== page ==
Lastly, Covel brings in Alan Watts to connect both Hitchens and Simons. Watts wonders why children have been forced into a learning process that doesn’t help them in the long run. He sees culture as leaving children at a disadvantage. He points out that the rules of the game are not given to children. Children are strung along. The powers that be keep key information away from the child, and even the adult, forcing them to always rely on the system. So while everyone is in desperate need of the future, ignoring the present moment is inevitable. Covel easily connects this to the markets and trading reminding us all that the gatekeepers are not your friends.

In this episode of Trend Following Radio:

  • Christopher Hitchens on certainty v. uncertainty
  • Jim Simons on Trend Following
  • Faith v. Skepticism
  • Is trend following dead?
  • Buying pleasure: a complete fallacy
  • Constraints on the truth
Aug 24, 2015

Today, Michael Covel reads a recent piece from Barry Ritholtz about the Death Cross: that foreboding moment when the 50 day MA falls below the 200 day MA. Then Michael looks at how a Twitter debate between Cliff Asness of AQR and Jerry Parker of Chesapeake Capital, sparked by the article, led to an examination of momentum v. trend following.

The so-called Death Cross is viewed by many to be an omen, a signal of dark days to come. And while that could be partly correct in the context of a complete system, the Death Cross is just a signal. It’s a mistake to think of it in apocalyptic terms that something will happen in 6 months time, etc. The Death Cross is the type of signal that can work for the investor with a robust, diversified portfolio within a system that doesn’t aim to predict the future. This is all about what’s happening in the present price, so you can take action now.

Michael also plays and comments on a Bloomberg interview with Barry Ritholtz, discusses the folly of predictive technical analysis, and hammers home the fact that trend following is the only proven form of quantitative trading.

In this episode of Trend Following Radio:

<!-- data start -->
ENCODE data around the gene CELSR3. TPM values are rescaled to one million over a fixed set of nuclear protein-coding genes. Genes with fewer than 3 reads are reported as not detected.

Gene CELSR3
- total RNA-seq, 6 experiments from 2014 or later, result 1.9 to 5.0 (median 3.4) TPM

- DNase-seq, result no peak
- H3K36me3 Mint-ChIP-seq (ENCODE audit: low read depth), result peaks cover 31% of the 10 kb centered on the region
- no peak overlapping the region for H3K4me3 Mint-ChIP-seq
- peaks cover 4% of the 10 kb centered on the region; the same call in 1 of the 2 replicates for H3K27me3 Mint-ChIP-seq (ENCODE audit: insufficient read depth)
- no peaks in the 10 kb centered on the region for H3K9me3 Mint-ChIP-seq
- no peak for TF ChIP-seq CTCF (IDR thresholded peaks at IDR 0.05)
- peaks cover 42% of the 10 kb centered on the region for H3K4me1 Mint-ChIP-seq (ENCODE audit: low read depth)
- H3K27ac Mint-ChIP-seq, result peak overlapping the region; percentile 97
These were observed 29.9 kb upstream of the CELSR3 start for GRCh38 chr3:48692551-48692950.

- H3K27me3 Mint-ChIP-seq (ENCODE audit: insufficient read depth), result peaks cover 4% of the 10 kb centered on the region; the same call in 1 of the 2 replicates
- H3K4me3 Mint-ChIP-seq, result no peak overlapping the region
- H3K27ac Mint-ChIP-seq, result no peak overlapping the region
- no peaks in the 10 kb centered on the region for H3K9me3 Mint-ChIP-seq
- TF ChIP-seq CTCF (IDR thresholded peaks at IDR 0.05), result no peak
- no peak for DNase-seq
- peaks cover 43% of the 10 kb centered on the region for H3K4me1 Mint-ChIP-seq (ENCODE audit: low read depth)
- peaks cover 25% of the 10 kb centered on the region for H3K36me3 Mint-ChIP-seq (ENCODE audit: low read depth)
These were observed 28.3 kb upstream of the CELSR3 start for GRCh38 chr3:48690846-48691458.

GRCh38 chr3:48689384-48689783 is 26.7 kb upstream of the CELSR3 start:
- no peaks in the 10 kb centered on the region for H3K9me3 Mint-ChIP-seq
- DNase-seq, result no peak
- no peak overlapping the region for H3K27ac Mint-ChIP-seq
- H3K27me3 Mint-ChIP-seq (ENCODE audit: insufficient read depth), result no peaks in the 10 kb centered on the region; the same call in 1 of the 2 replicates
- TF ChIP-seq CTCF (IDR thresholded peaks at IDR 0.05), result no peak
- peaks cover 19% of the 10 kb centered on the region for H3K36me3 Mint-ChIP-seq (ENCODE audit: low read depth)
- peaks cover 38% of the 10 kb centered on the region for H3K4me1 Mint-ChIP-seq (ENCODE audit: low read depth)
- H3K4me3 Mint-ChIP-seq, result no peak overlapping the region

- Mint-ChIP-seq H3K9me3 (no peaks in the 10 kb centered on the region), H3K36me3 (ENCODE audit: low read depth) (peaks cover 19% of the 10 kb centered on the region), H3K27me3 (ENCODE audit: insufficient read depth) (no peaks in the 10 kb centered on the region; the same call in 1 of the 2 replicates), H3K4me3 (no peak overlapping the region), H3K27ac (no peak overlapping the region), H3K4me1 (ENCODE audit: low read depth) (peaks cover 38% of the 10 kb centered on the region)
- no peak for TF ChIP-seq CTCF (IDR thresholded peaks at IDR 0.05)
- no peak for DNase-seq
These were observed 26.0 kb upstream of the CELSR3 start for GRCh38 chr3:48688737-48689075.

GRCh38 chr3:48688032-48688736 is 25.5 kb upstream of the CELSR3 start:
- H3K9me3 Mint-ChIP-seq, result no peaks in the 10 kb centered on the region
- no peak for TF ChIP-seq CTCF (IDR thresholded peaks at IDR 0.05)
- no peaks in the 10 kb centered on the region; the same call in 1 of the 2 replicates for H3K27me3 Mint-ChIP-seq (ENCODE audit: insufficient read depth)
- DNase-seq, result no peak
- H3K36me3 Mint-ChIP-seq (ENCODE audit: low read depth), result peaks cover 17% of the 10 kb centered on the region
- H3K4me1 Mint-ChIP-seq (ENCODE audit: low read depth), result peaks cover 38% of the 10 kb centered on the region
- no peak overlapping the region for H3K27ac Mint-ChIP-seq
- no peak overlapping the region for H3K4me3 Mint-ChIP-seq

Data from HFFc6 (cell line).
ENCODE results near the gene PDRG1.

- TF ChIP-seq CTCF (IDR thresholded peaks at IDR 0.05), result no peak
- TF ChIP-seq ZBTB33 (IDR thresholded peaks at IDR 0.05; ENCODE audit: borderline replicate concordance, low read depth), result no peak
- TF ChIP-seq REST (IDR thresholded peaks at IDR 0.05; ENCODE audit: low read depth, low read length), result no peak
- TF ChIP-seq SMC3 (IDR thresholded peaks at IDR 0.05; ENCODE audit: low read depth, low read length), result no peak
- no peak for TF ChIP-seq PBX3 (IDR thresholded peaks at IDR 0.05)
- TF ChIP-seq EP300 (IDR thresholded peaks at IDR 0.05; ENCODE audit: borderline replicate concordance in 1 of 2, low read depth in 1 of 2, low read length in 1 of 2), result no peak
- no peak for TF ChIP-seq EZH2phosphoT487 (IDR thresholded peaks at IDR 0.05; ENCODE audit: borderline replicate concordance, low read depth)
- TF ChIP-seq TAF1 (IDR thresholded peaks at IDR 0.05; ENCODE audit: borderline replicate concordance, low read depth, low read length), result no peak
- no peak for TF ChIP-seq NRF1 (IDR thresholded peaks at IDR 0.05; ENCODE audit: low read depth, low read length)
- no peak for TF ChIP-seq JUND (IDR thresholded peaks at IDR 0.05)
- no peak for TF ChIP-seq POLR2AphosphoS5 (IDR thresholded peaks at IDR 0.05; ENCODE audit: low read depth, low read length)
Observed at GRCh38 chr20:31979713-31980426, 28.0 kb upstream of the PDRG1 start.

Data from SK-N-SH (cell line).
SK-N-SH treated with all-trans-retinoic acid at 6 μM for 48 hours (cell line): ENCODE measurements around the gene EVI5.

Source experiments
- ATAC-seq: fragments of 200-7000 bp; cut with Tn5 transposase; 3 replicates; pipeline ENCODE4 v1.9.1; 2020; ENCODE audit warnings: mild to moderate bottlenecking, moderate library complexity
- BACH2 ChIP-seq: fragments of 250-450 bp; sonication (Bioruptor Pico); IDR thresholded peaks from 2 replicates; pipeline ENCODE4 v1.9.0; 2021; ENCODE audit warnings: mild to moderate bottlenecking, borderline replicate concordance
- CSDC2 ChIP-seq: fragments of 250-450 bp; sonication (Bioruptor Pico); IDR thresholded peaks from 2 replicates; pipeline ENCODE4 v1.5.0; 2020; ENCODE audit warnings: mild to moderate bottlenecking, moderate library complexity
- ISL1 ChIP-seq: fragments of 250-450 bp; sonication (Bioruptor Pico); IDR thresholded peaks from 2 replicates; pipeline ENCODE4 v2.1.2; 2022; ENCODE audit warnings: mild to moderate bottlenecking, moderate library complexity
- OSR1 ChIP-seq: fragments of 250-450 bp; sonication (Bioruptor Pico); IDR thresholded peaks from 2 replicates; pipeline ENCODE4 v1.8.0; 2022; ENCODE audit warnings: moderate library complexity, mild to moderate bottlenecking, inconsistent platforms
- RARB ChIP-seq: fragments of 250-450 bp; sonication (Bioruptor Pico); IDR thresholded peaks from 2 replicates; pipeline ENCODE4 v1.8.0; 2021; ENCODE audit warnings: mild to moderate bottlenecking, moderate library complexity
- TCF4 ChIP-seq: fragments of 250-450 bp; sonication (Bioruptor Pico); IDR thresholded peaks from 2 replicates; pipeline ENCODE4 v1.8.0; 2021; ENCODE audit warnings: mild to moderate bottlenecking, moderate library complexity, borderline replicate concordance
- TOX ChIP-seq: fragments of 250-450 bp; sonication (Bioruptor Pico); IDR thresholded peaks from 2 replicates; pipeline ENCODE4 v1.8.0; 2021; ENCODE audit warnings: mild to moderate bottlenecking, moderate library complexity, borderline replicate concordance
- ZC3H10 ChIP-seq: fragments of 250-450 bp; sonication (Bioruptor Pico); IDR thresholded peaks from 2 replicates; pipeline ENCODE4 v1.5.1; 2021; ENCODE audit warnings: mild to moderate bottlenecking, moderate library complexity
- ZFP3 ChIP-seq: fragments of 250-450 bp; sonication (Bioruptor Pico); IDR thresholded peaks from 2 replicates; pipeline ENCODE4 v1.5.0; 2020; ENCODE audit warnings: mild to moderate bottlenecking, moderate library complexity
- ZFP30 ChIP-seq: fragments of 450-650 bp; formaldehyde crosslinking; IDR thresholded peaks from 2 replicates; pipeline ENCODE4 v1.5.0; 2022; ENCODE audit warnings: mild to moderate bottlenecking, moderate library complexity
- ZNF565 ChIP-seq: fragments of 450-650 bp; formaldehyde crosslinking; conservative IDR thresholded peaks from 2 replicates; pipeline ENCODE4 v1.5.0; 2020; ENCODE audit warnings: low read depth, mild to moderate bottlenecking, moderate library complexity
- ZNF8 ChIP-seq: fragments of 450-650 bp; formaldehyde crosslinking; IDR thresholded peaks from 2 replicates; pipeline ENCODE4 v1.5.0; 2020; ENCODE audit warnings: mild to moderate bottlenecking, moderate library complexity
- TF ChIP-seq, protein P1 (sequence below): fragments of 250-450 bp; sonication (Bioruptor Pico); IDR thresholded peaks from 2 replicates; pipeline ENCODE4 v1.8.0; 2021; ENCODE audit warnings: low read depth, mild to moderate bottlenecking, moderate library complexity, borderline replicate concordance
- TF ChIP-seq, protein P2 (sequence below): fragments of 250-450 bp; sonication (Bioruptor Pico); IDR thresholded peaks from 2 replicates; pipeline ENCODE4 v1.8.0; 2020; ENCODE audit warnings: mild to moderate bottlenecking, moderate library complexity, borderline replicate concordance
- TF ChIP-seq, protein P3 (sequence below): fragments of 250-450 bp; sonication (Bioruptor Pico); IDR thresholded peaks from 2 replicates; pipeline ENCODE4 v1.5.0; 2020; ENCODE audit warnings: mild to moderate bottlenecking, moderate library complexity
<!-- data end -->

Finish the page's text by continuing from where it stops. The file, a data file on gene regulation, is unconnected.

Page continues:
• The importance of ignoring old concepts
  • Trend Following is about taking action
  • Why no one can predict where the market is headed
  • Incorporating the Death Cross into a diversified portfolio
  • Understanding momentum trading
  • The idea of “heuristics”

Want a FREE Trend Follwing DVD? Find it here

Aug 10, 2015

“Should I invest in X?” is a question often heard in the investment world. Coming from the general public it is an especially strong cry out. The answer to that question is simple, although not obvious to many.

What you invest in doesn’t matter; it’s the strategy that matters. Markets are instruments: you can choose the best market and instrument for your purpose, but ultimately it is your strategy for using that market/instrument that determines the outcome.

In this commentary Michael Covel curates several excerpts from Richard Feynman to Paul Samuelson and creates a narrative to illustrate the contrast between fundamental and technical traders. Covel also makes a case study of Commodities Corporation – the hedge fund/incubator that was founded and run by some of the biggest trend following heavyweights of our time.

One of the most notable aspects of Commodities Corporation’s success is their pivot from their original fundamental strategy to a trend following strategy. Though the company is not talked about much today (bought by Goldman Sachs years back), their trend following legacy still permeates the investing world.

In this episode of Trend Following Radio:

  • Defining the exact risks involved in a trading strategy
  • The importance of liquidity: entering and exiting markets with ease